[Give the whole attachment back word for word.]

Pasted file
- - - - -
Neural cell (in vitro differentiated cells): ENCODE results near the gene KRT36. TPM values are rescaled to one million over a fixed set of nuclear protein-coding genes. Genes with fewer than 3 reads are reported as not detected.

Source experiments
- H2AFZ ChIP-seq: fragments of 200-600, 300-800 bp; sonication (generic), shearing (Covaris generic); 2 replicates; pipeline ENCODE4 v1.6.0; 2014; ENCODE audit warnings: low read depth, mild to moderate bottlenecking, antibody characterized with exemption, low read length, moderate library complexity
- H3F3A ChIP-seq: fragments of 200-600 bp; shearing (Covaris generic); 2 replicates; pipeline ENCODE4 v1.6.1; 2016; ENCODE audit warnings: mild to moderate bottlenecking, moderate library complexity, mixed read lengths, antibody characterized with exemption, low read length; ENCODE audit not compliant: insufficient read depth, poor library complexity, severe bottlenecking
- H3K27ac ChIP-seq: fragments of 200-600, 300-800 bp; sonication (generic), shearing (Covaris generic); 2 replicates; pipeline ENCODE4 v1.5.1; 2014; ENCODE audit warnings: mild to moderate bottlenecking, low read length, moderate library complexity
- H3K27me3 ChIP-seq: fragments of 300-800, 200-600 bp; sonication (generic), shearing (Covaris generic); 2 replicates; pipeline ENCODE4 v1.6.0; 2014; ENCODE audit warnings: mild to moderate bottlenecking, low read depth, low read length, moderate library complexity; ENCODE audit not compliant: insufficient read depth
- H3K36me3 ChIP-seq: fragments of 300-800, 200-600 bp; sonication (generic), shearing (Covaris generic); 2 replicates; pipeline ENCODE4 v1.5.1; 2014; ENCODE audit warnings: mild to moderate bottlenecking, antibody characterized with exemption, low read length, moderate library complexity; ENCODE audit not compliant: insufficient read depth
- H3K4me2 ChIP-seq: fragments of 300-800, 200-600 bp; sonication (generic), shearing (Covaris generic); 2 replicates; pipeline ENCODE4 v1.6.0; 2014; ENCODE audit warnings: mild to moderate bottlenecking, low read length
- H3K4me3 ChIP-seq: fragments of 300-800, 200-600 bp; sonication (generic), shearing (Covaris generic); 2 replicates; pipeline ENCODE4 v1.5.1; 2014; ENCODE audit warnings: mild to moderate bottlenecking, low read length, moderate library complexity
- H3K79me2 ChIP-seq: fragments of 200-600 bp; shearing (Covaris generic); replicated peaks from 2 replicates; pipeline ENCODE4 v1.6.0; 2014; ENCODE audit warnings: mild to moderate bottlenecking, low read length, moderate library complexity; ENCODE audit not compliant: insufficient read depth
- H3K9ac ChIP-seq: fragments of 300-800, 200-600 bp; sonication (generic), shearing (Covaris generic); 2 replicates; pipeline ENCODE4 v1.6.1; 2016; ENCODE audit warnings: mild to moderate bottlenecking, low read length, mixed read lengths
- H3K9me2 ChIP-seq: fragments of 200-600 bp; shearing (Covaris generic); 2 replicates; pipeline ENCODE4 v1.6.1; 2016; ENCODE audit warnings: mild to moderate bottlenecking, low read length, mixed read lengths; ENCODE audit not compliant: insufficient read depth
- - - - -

Neural cell (in vitro differentiated cells): ENCODE results near the gene KRT36. TPM values are rescaled to one million over a fixed set of nuclear protein-coding genes. Genes with fewer than 3 reads are reported as not detected.

Source experiments
- H2AFZ ChIP-seq: fragments of 200-600, 300-800 bp; sonication (generic), shearing (Covaris generic); 2 replicates; pipeline ENCODE4 v1.6.0; 2014; ENCODE audit warnings: low read depth, mild to moderate bottlenecking, antibody characterized with exemption, low read length, moderate library complexity
- H3F3A ChIP-seq: fragments of 200-600 bp; shearing (Covaris generic); 2 replicates; pipeline ENCODE4 v1.6.1; 2016; ENCODE audit warnings: mild to moderate bottlenecking, moderate library complexity, mixed read lengths, antibody characterized with exemption, low read length; ENCODE audit not compliant: insufficient read depth, poor library complexity, severe bottlenecking
- H3K27ac ChIP-seq: fragments of 200-600, 300-800 bp; sonication (generic), shearing (Covaris generic); 2 replicates; pipeline ENCODE4 v1.5.1; 2014; ENCODE audit warnings: mild to moderate bottlenecking, low read length, moderate library complexity
- H3K27me3 ChIP-seq: fragments of 300-800, 200-600 bp; sonication (generic), shearing (Covaris generic); 2 replicates; pipeline ENCODE4 v1.6.0; 2014; ENCODE audit warnings: mild to moderate bottlenecking, low read depth, low read length, moderate library complexity; ENCODE audit not compliant: insufficient read depth
- H3K36me3 ChIP-seq: fragments of 300-800, 200-600 bp; sonication (generic), shearing (Covaris generic); 2 replicates; pipeline ENCODE4 v1.5.1; 2014; ENCODE audit warnings: mild to moderate bottlenecking, antibody characterized with exemption, low read length, moderate library complexity; ENCODE audit not compliant: insufficient read depth
- H3K4me2 ChIP-seq: fragments of 300-800, 200-600 bp; sonication (generic), shearing (Covaris generic); 2 replicates; pipeline ENCODE4 v1.6.0; 2014; ENCODE audit warnings: mild to moderate bottlenecking, low read length
- H3K4me3 ChIP-seq: fragments of 300-800, 200-600 bp; sonication (generic), shearing (Covaris generic); 2 replicates; pipeline ENCODE4 v1.5.1; 2014; ENCODE audit warnings: mild to moderate bottlenecking, low read length, moderate library complexity
- H3K79me2 ChIP-seq: fragments of 200-600 bp; shearing (Covaris generic); replicated peaks from 2 replicates; pipeline ENCODE4 v1.6.0; 2014; ENCODE audit warnings: mild to moderate bottlenecking, low read length, moderate library complexity; ENCODE audit not compliant: insufficient read depth
- H3K9ac ChIP-seq: fragments of 300-800, 200-600 bp; sonication (generic), shearing (Covaris generic); 2 replicates; pipeline ENCODE4 v1.6.1; 2016; ENCODE audit warnings: mild to moderate bottlenecking, low read length, mixed read lengths
- H3K9me2 ChIP-seq: fragments of 200-600 bp; shearing (Covaris generic); 2 replicates; pipeline ENCODE4 v1.6.1; 2016; ENCODE audit warnings: mild to moderate bottlenecking, low read length, mixed read lengths; ENCODE audit not compliant: insufficient read depth